An integral part of our curriculum as an architecture student were the ancient builders, buildings and construction techniques of the Egyptian, Etruscan, Greek, Roman and other early civilizations. Many years after my days in college, I was able to travel to see some of these architectural wonders, experiencing their scale and magnitude in situ. I am awed at the endurance of the Roman arches.
While arches have existed for roughly 4,000 years, the Romans were the first to effectively employ their use in the construction of bridges, monuments and buildings. The ingenious arch design allows the weight of structures to be evenly distributed along various supports, preventing massive buildings like the Roman Colosseum from crumbling under their own weight. Early engineers improved on arches by flattening the shape to create a segmental arch, repeating them at various intervals. This allowed for the construction of stronger supports in bridges and aqueducts, lending to their ability to create longer spans.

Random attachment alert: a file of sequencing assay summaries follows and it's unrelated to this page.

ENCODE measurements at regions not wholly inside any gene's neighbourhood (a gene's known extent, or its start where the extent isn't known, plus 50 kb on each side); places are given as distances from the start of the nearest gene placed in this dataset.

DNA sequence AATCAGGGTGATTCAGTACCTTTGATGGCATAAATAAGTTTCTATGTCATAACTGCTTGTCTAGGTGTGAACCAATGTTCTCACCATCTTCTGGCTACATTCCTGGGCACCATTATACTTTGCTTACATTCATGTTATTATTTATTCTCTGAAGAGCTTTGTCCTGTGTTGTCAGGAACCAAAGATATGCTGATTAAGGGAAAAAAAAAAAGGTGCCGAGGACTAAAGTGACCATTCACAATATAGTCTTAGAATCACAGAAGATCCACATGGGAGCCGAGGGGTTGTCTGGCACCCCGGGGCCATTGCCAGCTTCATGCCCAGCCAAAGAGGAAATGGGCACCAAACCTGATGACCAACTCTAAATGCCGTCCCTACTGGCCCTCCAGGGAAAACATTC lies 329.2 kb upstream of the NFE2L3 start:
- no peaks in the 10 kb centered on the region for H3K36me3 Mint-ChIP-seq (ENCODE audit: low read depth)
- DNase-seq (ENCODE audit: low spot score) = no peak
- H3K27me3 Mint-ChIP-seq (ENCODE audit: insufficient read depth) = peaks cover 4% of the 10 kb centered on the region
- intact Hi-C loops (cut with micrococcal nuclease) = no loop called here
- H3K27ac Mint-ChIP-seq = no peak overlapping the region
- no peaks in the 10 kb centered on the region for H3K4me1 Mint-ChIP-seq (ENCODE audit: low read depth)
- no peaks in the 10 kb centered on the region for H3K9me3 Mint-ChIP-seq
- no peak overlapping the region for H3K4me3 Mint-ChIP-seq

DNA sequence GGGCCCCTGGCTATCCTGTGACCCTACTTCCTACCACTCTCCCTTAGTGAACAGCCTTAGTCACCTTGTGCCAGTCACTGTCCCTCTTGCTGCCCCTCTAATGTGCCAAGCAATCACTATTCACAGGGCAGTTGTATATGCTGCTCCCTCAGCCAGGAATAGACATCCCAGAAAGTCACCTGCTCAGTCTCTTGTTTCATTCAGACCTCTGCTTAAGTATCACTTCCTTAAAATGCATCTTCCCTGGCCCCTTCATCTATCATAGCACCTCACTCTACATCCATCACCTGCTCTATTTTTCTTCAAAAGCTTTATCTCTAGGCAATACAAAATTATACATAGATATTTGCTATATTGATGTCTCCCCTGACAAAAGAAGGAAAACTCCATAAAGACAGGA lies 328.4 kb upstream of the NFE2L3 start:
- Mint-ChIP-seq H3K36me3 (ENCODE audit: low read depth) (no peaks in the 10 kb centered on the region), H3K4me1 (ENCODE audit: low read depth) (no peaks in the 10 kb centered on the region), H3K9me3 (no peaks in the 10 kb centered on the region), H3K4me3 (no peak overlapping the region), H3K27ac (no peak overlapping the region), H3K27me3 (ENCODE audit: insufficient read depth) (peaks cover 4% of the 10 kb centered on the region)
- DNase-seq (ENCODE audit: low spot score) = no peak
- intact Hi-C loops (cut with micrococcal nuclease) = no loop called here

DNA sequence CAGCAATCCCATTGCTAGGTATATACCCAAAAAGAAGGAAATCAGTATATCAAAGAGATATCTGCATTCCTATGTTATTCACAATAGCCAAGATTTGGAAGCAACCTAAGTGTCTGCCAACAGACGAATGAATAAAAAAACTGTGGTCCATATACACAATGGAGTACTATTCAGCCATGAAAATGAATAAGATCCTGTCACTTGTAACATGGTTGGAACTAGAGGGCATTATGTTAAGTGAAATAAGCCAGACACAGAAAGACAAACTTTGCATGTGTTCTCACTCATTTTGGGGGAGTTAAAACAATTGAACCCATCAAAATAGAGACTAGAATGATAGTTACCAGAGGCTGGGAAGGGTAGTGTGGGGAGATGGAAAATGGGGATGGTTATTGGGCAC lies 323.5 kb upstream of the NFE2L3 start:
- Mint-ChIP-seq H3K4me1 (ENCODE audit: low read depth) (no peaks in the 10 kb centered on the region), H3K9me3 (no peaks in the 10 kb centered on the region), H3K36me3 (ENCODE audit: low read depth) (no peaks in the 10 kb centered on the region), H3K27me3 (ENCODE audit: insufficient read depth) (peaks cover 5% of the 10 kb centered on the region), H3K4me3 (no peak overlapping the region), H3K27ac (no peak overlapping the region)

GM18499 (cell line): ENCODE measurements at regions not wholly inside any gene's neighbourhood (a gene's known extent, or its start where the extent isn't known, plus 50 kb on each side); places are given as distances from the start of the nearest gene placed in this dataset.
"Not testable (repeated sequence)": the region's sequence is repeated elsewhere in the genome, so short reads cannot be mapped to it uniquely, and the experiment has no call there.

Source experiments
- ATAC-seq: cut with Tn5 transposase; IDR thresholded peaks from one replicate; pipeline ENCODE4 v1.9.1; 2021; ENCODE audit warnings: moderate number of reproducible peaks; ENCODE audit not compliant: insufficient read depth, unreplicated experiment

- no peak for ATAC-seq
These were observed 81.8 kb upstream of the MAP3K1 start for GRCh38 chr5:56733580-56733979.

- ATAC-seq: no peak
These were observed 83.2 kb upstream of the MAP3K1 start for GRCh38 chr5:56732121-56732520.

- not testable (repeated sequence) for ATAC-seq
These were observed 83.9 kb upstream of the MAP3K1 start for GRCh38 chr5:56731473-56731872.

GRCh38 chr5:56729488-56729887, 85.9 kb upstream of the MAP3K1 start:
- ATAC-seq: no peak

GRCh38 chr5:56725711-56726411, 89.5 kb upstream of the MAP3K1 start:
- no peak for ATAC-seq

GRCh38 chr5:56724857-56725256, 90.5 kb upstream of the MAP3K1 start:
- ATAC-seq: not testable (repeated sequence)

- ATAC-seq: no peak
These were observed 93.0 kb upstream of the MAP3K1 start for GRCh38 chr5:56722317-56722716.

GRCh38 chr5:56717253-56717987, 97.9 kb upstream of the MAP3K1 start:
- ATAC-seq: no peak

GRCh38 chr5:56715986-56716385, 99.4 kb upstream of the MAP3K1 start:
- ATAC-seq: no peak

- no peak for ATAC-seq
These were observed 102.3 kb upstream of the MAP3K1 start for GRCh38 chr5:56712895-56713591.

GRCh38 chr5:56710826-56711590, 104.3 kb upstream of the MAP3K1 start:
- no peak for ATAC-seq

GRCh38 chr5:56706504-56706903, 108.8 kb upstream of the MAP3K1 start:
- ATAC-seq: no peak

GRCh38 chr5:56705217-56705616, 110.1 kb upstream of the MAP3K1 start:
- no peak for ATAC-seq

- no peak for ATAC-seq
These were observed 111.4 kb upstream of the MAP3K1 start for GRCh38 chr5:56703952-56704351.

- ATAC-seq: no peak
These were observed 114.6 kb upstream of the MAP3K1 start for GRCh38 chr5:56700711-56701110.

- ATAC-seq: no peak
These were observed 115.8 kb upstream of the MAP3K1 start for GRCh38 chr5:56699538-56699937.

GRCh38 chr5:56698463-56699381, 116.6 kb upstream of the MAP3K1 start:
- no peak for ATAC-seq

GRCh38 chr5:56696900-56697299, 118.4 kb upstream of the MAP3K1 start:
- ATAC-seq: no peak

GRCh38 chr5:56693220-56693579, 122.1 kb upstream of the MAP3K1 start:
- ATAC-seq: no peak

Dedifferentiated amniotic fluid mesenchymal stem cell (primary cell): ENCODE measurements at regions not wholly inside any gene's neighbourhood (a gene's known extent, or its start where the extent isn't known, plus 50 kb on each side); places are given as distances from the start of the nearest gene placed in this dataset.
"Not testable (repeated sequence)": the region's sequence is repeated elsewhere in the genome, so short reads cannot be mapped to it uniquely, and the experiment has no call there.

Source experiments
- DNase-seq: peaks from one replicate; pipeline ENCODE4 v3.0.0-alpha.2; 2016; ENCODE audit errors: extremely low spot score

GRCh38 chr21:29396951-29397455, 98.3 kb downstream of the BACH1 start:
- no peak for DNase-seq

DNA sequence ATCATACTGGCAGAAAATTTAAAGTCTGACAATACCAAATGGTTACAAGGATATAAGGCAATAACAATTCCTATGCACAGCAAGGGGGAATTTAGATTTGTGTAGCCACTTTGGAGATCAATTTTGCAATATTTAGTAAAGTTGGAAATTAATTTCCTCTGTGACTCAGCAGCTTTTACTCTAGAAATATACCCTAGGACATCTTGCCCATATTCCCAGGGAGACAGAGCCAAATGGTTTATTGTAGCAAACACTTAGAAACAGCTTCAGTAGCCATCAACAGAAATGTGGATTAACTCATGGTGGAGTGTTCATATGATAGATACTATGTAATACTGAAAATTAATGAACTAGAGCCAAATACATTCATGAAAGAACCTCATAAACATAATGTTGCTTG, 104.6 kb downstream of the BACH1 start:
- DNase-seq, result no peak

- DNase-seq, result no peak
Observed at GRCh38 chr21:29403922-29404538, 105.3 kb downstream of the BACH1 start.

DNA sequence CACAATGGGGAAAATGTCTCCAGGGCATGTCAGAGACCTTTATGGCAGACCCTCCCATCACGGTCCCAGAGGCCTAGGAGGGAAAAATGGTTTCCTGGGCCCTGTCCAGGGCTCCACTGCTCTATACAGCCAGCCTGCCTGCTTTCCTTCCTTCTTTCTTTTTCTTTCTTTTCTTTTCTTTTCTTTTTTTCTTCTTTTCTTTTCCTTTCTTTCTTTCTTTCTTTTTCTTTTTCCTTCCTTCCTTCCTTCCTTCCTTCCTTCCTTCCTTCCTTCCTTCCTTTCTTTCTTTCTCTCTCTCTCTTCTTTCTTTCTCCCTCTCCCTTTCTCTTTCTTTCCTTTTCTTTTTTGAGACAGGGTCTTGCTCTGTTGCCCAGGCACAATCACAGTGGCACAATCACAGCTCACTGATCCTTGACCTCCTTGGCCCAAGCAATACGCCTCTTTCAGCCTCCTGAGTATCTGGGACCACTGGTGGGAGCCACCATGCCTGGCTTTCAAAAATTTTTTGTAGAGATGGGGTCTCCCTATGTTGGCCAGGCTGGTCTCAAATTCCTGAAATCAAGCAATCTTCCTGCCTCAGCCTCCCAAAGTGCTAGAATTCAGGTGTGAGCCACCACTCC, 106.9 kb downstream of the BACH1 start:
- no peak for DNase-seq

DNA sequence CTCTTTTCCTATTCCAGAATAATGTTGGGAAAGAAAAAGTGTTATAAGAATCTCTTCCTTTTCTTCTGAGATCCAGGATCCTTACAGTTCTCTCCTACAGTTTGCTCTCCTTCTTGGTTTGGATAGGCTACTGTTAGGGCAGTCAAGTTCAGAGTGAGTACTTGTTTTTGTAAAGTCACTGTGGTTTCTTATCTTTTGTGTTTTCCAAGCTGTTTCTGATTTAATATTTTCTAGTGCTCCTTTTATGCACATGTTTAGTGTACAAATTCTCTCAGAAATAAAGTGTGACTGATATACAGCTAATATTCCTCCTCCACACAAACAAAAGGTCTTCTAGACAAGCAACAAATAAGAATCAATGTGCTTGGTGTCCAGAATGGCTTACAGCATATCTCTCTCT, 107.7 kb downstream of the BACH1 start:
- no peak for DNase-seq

Recently, I had the opportunity to work with Boone Pickens and master builder Tommy Ford Construction on the Mesa Vista Ranch project that included a bridge and aqueduct, both supported by stone arch construction. The structural design was provided by Pete Hennessey, P.E. who recommended that the project use historic construction techniques that remain relevant today. The bridge and aqueduct are supported by stone arch construction, similar to those built in early civilizations. These types of projects are only possible when all of the professionals involved work successfully as a team from the planning stages and forward into the project. Video of efforts for water and wildlife conservation on Mesa Vista Ranch can be seen below.
The endurance of the Roman arch testifies to the versatility of ancient craftsmen and the continuing purity of their design well into the 21st century.
Below are sketches by Texas architect, Steve Chambers, of early arches and centering (shoring) techniques from the Roman and Gothic periods. Also pictured are examples of modern arches and modern centering done by Tommy Ford Construction at Mesa Vista Ranch. The black and white photo is of the 1911 Monroe Street bridge construction in Spokane, Washington.